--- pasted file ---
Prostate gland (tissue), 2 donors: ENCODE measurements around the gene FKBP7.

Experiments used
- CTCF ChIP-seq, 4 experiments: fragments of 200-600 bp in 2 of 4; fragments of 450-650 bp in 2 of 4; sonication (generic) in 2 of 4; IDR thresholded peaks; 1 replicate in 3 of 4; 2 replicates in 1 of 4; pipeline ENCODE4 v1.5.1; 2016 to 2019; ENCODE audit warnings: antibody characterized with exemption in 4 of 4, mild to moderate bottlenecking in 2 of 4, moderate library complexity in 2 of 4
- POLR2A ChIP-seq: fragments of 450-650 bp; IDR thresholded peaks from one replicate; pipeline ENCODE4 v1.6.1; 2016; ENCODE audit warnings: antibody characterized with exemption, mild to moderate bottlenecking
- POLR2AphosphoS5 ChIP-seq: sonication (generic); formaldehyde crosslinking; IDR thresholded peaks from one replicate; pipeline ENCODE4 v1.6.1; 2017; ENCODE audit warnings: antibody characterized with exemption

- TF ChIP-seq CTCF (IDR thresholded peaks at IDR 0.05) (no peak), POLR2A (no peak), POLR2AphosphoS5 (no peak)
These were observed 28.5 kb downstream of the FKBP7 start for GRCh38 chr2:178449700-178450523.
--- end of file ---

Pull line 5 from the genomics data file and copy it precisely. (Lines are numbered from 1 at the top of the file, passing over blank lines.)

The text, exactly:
- POLR2AphosphoS5 ChIP-seq: sonication (generic); formaldehyde crosslinking; IDR thresholded peaks from one replicate; pipeline ENCODE4 v1.6.1; 2017; ENCODE audit warnings: antibody characterized with exemption